Remember those old AOL commercials on TV, the”You’ve got mail” campaign? It was wildly successful as a marketing slogan, as a commercial, and even as the title of a movie.
Times change. Social media is no longer just a buzzword, but really a part of daily life. It might even be like a utility in the near future, something the average person literally cannot live without. Now the new thing is a play on the old one, “You’ve got Klout.” Or do you? Or do you have Peerindex? Do you know your grade on Grader? Do you know what your Kred is?
It’s ok, most people have no clue. But you need to get a clue. It might seem like fun and games as in the social media stock market “Empire Avenue.” But the reality is people are watching. Employers, potential employers, clients, friends, enemies, ex-spouses, competitors, the police, governments, and of course giant database companies. It is like credit scores were maybe 25 years ago: they mattered but they did not rule your life like credit scores such as FICO do now. Social media influence and “credibility” are of increasing importance. So these scores, whether real or gamed; whether you subscribe or not, matter.
Klout did it again. They went and changed everyone’s numbers. Yes, everyone, even if you are not registered with them. They still monitor you, like a credit rating agency in real life. But most of the other analytical tools that measure social media don’t change as radically or as often as Klout. So what? Consistency is the key to listening and monitoring. These changes affect people’s reputations and people have little direct control over how those changes directly affect them. Klout risks losing market credibility with such wild changes to peoples numbers, without any charts showing historical records and how those numbers changed according to algorithmic changes as opposed to changes in the users social media behavior.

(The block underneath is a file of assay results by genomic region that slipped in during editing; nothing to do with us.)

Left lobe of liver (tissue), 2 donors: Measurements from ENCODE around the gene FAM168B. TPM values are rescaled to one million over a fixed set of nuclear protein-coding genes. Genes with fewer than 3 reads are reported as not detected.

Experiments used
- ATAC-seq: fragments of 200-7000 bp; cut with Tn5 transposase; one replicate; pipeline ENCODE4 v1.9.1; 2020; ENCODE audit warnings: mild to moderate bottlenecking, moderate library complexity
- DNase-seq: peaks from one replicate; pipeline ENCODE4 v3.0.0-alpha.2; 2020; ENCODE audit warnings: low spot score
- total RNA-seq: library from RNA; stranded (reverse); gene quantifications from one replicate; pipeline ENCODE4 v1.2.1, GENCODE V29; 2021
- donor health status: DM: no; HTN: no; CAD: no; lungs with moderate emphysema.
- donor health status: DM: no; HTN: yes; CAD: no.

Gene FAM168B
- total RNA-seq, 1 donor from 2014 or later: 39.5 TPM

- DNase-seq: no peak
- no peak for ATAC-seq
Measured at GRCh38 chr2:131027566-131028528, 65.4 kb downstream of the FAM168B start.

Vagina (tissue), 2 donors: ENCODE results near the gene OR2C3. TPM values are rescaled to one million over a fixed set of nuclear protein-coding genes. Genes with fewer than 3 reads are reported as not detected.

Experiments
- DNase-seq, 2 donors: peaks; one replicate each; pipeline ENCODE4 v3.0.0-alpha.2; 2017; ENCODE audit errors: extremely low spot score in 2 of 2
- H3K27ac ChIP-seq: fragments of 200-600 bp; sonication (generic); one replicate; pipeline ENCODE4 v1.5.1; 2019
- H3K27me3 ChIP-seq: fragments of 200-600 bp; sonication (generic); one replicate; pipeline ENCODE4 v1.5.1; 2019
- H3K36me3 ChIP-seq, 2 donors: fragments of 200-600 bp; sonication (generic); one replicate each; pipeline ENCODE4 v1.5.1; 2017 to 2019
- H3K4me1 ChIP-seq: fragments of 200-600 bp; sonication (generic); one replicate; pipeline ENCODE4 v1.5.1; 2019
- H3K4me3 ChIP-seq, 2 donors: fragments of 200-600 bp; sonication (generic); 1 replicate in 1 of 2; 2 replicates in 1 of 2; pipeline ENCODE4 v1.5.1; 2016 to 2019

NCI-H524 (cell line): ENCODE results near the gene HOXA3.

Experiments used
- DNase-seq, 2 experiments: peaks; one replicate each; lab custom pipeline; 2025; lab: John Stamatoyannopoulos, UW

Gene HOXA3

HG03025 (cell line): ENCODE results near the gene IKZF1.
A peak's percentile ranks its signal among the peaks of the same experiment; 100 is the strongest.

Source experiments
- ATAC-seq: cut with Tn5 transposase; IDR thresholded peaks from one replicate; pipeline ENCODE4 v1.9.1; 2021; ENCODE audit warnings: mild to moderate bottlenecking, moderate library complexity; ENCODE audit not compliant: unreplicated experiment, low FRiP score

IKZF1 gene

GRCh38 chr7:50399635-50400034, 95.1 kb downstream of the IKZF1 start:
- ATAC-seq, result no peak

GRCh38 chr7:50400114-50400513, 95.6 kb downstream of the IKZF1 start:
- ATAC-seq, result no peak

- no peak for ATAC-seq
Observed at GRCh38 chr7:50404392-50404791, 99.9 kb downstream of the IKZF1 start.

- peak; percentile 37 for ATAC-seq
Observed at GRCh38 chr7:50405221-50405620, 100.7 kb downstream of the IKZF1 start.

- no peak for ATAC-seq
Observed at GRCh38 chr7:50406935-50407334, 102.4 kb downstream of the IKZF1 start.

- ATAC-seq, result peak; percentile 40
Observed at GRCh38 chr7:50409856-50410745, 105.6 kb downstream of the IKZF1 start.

People are upset as evidenced by the thousands of tweets and posts on facebook; at least who follow this or care. But it affects all of us; at least all of us using the internet. It affects all of us with an email address attached to any social network, and therefore what people see in Google and Bing searches when they look you up. It really affects us because there are no standards being applied to the social analytics we are talking about, so numbers vary widely between the providers, and as Klout has demonstrated twice in the past 3 months can vary widely within one service.
Think about the big picture. Do not just rely on one of these services, but you should be actively checking on the health of your reputation. There are ways to make changes, but it requires one to pay attention first. You need to. Others are already.